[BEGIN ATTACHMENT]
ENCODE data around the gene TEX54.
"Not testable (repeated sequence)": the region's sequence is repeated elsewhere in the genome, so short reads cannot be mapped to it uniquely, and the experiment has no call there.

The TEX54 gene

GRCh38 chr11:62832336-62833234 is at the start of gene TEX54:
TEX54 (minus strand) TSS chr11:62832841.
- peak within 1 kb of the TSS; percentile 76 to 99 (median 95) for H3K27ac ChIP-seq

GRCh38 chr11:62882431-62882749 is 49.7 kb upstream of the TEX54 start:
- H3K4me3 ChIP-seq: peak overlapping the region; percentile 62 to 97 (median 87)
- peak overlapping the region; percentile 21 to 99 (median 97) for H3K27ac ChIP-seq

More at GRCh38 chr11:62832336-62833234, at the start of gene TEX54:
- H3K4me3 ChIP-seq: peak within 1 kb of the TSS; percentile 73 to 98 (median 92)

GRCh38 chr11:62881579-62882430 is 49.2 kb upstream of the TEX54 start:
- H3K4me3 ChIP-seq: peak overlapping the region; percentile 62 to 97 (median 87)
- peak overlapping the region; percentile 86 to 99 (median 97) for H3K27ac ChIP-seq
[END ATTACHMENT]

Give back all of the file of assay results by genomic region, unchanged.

ENCODE data around the gene TEX54.
"Not testable (repeated sequence)": the region's sequence is repeated elsewhere in the genome, so short reads cannot be mapped to it uniquely, and the experiment has no call there.

The TEX54 gene

GRCh38 chr11:62832336-62833234 is at the start of gene TEX54:
TEX54 (minus strand) TSS chr11:62832841.
- peak within 1 kb of the TSS; percentile 76 to 99 (median 95) for H3K27ac ChIP-seq

GRCh38 chr11:62882431-62882749 is 49.7 kb upstream of the TEX54 start:
- H3K4me3 ChIP-seq: peak overlapping the region; percentile 62 to 97 (median 87)
- peak overlapping the region; percentile 21 to 99 (median 97) for H3K27ac ChIP-seq

More at GRCh38 chr11:62832336-62833234, at the start of gene TEX54:
- H3K4me3 ChIP-seq: peak within 1 kb of the TSS; percentile 73 to 98 (median 92)

GRCh38 chr11:62881579-62882430 is 49.2 kb upstream of the TEX54 start:
- H3K4me3 ChIP-seq: peak overlapping the region; percentile 62 to 97 (median 87)
- peak overlapping the region; percentile 86 to 99 (median 97) for H3K27ac ChIP-seq